« Back to Results
Exploring Mechanisms Underlying the Gender Gap: Promotion, Perceptions, and Professional Networks
Saturday, Jan. 5, 2019
8:00 AM - 10:00 AM
Agricultural and Applied Economics Association
Ohio State University
The Gender Pay Gap in Academia: Evidence from The Ohio State University
We utilize human resources data from The Ohio State University to assess the gender wage gap. We find a persistent gap of 11% among regular, tenure-track faculty, after accounting for fiscal year, ethnicity, clinical appointments, experience, and department. While the presence of a statistically significant gender wage gap is robust, the magnitude of the gap varies substantially depending on how the sample of interest is defined. In assessing gender wage gaps, researchers and universities must be attentive to issues of attrition and classification. Transparency about how estimates are affected by sample exclusions and variable definitions will yield insight into possible sources of gender bias.
Collaboration Networks Among Female Economists: An Examination of Coauthorship Using the CSWEP Mentoring Data
The “leaky pipeline” at virtually every rank of academic economics indicates that women are less likely to progress up the career ladder than men. The American Economic Association’s CeMENT program provides professional development for economists at research-intensive institutions. A recent study revealed that participants have more and are more likely to have top journal publications (Blau, Currie, Croson & Ginther 2010). Others have found that lack of research networks is associated with women economist’s lower rates of publication (McDowell, Singell & Slater 2006). The CeMENT program randomly assigns women to treatment and control groups. As such it is an exogenous shock to professional networks for those who are treated. We examine the coauthorship networks of CeMENT participants in comparison to those in the control group. Journal publications and associated bibilometrics of the treatment and control group economists and the mentors of the treated group were retrieved from their CVs and Web of Science. We measure the magnitude of research networks by the total number of co-authors of journal publications, and then investigate whether the participants have growing networks by producing more collaborative works and more coauthors compared to the control group. We will also examine whether there are collaborations among the participated female professors and mentors after the treatment.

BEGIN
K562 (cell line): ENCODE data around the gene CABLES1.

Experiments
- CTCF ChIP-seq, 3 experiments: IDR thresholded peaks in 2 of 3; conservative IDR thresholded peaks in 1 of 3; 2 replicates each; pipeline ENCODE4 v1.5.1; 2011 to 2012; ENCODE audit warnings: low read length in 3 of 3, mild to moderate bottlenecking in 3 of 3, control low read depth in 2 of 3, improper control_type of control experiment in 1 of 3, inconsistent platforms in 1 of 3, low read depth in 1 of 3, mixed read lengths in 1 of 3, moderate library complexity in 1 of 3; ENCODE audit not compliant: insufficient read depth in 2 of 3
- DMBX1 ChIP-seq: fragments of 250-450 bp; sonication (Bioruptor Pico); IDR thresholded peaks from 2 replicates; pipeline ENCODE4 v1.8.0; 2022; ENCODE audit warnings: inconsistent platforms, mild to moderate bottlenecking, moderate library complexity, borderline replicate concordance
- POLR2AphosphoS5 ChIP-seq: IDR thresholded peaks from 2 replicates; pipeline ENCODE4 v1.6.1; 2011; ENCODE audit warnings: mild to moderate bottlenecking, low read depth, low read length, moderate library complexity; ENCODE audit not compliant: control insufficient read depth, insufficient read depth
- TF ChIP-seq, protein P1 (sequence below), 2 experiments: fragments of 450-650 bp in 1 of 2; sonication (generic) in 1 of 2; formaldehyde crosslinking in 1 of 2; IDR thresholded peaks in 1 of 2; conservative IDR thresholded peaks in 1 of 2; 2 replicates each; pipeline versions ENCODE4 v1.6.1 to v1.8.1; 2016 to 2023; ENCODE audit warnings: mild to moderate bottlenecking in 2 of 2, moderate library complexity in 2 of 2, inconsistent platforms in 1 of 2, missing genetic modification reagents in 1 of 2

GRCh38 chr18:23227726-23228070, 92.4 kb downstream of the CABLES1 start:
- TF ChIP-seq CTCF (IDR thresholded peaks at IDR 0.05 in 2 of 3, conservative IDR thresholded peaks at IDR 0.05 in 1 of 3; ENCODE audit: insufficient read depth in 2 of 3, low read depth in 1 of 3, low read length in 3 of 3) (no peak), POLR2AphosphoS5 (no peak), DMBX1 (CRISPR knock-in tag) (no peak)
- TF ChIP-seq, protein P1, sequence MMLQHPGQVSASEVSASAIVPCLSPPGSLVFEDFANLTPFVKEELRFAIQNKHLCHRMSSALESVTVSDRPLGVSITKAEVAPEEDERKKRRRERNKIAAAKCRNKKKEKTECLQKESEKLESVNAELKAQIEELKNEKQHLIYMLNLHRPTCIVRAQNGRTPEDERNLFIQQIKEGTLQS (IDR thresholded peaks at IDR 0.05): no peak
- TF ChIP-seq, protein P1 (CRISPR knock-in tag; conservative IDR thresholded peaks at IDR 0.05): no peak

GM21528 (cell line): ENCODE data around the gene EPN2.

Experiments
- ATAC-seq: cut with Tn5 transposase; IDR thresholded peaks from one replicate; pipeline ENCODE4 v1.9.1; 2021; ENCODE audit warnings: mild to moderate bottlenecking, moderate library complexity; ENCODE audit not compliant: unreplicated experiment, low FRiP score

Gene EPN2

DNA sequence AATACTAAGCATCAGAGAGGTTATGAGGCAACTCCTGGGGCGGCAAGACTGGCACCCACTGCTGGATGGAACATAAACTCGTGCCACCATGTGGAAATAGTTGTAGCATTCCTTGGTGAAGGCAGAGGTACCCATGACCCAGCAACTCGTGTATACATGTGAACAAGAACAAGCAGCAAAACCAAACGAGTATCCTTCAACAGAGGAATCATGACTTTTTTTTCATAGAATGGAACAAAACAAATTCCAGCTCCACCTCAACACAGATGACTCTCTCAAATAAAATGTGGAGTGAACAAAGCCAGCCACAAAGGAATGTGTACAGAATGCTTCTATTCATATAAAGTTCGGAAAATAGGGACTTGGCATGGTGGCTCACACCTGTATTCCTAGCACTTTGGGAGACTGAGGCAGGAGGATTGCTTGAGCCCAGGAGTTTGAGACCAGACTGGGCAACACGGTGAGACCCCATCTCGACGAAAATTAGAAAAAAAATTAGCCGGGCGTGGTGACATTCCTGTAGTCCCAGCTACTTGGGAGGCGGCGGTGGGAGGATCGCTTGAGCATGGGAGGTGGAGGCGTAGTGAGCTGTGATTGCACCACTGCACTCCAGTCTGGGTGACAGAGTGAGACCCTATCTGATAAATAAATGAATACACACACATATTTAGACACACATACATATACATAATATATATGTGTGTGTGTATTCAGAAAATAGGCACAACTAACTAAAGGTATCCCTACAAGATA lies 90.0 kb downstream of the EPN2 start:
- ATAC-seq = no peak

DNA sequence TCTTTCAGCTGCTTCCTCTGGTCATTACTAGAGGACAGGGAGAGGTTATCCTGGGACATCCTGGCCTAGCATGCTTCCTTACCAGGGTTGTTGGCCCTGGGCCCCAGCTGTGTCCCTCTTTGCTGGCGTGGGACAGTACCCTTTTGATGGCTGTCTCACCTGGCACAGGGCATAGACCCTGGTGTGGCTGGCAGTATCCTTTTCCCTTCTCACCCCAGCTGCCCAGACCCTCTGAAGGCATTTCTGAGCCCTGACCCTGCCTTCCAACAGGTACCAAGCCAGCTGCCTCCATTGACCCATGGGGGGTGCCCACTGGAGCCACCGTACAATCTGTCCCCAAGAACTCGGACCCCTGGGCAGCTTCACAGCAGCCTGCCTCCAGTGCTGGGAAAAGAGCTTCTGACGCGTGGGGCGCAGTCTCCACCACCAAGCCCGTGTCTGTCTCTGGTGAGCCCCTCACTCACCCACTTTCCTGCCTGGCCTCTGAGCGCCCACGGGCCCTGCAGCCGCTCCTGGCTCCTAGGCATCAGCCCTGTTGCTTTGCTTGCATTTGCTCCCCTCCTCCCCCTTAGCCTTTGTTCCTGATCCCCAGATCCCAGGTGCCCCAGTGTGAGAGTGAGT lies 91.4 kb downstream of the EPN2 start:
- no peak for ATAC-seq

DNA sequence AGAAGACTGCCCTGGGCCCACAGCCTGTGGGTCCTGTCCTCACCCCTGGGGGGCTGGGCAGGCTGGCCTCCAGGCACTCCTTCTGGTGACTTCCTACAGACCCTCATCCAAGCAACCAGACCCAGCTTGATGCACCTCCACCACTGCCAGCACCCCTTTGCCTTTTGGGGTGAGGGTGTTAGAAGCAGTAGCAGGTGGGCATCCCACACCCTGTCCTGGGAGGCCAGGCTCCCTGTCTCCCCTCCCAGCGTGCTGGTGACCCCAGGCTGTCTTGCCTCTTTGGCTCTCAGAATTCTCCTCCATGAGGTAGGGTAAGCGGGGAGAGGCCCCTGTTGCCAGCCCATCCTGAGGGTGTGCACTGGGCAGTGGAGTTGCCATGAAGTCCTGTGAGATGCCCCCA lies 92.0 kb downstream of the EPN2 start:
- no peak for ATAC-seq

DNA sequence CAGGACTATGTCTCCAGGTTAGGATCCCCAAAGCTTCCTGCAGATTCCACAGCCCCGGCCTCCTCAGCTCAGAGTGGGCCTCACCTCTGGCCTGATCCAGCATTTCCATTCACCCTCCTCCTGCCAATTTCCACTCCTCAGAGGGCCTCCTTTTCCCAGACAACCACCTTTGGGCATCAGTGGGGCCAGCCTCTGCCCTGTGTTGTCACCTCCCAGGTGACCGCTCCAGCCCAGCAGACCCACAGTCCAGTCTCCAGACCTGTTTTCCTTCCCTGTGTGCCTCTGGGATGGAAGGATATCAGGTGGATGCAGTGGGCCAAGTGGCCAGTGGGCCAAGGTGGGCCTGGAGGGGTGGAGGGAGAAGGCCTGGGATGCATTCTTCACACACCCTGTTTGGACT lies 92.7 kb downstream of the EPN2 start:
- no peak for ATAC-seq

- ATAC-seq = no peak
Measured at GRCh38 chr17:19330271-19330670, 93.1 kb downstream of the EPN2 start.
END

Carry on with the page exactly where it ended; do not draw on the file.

Expectations Bias and Gender
Several theories have been offered to explain the “glass ceiling”, whereby women are underrepresented among senior management. We examine the problem from the perspective of investors who take positions based on their expectations of the CEO’s abilities. Stock prices provide continuous measures of the market’s valuation of firms, taking into account investors’ beliefs about the ability of men and women in top management. As a result, financial data can potentially provide insights into gender 4 discrimination. Our empirical analysis starts with examining market reactions to new CEO announcements. We find evidence to support that investors are less confident in the leadership of women, suggested by statistically significantly more negative three-day cumulative standardized abnormal returns generated by an announcement of a female CEO relative to the announcement of a male CEO. If expectations about the ability of female CEOs are systematically biased downward, then this suggests, post female-CEO announcement, that female-lead firms should yield excess returns. We examine whether investors adjust their biased beliefs when actual performance is realized. Specifically, we test whether excess returns from female-led firms are persistent. Holding stocks in female-led firms yields 30 basis point excess returns, suggesting female-firms are systematically underestimated and they consistently outperform expectations.